Endometriosis is a common, benign, and chronic disease in women of reproductive age that is characterized by the occurrence of endometrial tissue outside the uterus. The etiology of endometriosis is not yet fully established; however, retrograde menstruation is one of several factors involved. Symptoms include dysmenorrhea, dyspareunia, chronic pelvic pain, and infertility. Treatment is based on the individual disease manifestation and may either involve the administration of pain relievers and hormonal therapy or surgical removal of endometriotic tissue. Endometriosis tends to recur, but symptoms and disease spread improve after pregnancy in many cases, as well as in menopause.
- Age of onset: 20–40 years
- Incidence: 2–10% of all women
- Ethnicity: In the US, endometriosis is more common in white and Asian women than in black and Hispanic women.
Epidemiological data refers to the US, unless otherwise specified.
- The etiology of endometriosis is not yet fully understood; however, retrograde menstruation seems to play a major role in the pathogenesis of endometriosis.
- Other contributing factors include:
- In endometriosis, endometrial tissue occurs outside of the uterus.
- Common locations of endometriotic implants include:
- Regardless of where the endometrial tissue is located, it reacts to the hormone cycle; in much the same way as the endometrium and proliferates under the influence of estrogen.
- Endometriotic implants result in:
- Up to one-third of patients are asymptomatic.
- Chronic pelvic pain that worsens before the onset of menses.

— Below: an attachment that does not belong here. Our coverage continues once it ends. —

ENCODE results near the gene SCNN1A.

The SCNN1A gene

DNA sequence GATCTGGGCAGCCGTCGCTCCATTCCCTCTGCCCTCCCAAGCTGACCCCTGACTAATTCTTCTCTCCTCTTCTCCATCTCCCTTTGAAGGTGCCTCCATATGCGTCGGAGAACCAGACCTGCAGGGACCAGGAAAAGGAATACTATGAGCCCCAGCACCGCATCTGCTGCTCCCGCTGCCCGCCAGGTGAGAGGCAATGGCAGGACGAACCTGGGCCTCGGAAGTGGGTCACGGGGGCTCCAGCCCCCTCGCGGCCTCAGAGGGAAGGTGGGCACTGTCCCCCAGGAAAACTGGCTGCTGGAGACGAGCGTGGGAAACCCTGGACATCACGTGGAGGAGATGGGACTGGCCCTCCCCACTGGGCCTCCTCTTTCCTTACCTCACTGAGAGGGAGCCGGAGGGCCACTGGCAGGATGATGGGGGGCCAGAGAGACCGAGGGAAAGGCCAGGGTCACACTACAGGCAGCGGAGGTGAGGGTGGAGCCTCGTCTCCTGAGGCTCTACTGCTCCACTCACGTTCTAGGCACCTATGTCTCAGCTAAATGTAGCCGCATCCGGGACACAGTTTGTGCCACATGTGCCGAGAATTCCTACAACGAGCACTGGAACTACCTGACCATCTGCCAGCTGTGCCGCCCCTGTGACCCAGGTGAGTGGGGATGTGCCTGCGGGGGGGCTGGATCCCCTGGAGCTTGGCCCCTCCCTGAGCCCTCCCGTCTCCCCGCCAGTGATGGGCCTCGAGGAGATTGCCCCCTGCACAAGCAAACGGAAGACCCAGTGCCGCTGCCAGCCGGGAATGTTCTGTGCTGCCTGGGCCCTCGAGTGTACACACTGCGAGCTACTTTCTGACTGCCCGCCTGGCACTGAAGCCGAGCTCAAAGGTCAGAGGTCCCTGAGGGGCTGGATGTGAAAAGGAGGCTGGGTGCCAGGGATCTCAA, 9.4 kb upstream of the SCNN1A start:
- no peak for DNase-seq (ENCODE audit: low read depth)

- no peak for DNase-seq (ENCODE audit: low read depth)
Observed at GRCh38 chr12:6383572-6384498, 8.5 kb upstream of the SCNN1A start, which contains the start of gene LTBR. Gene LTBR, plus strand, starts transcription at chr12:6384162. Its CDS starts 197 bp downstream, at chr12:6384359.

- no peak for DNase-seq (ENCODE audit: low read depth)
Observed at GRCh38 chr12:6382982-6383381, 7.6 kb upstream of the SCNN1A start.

- Pre- or postmenstrual bleeding
Endometriosis may also be asymptomatic in many women and appear as an incidental finding during surgery performed for another reason.
- Patient history
- Rectovaginal tenderness
- Adnexal masses
- Transvaginal ultrasound (best initial test)
- Laparoscopy (confirmatory test) may show endometriotic implants and adhesions
Normally the severity of the findings does not correlate with the severity of symptoms.
- Endometrial implants present macroscopically as yellow-brown (sometimes reddish-blue) blebs, islands, or pinpoint spots.
- Gunshot lesions or powder-burn lesions; : black, yellow-brown, or bluish nodules or cystic structures seen on the serosal surfaces of the ovaries and peritoneum
- Ovarian endometriomas or chocolate cysts; : cyst-like structures that contain blood, fluid, and menstrual debris
- Fallopian tubes
- Histologic findings
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- Definition: benign disease characterized by the occurrence of endometrial tissue within the myometrium due to hyperplasia of the endometrial basal layer
- Epidemiology: : peak incidence at 35–50 years
- Etiology: The exact etiology is unknown, though some risk factors have been identified:
- Clinical features
The differential diagnoses listed here are not exhaustive.
- Medical therapy
- First-line: laparoscopic excision and ablation of endometrial implants
Second-line: open surgery with hysterectomy with or without bilateral salpingo-oophorectomy
- Treatment-resistant symptoms
- No desire to bear additional children
- Endometriosis in the uterotubal junction inhibits implantation of the zygote: ↑ risk of ectopic pregnancy 
- Endometriosis → fibrous adhesions → strictures and entrapment of organs
- Endometriosis is associated with a slightly elevated risk of ovarian cancer. 
We list the most important complications. The selection is not exhaustive.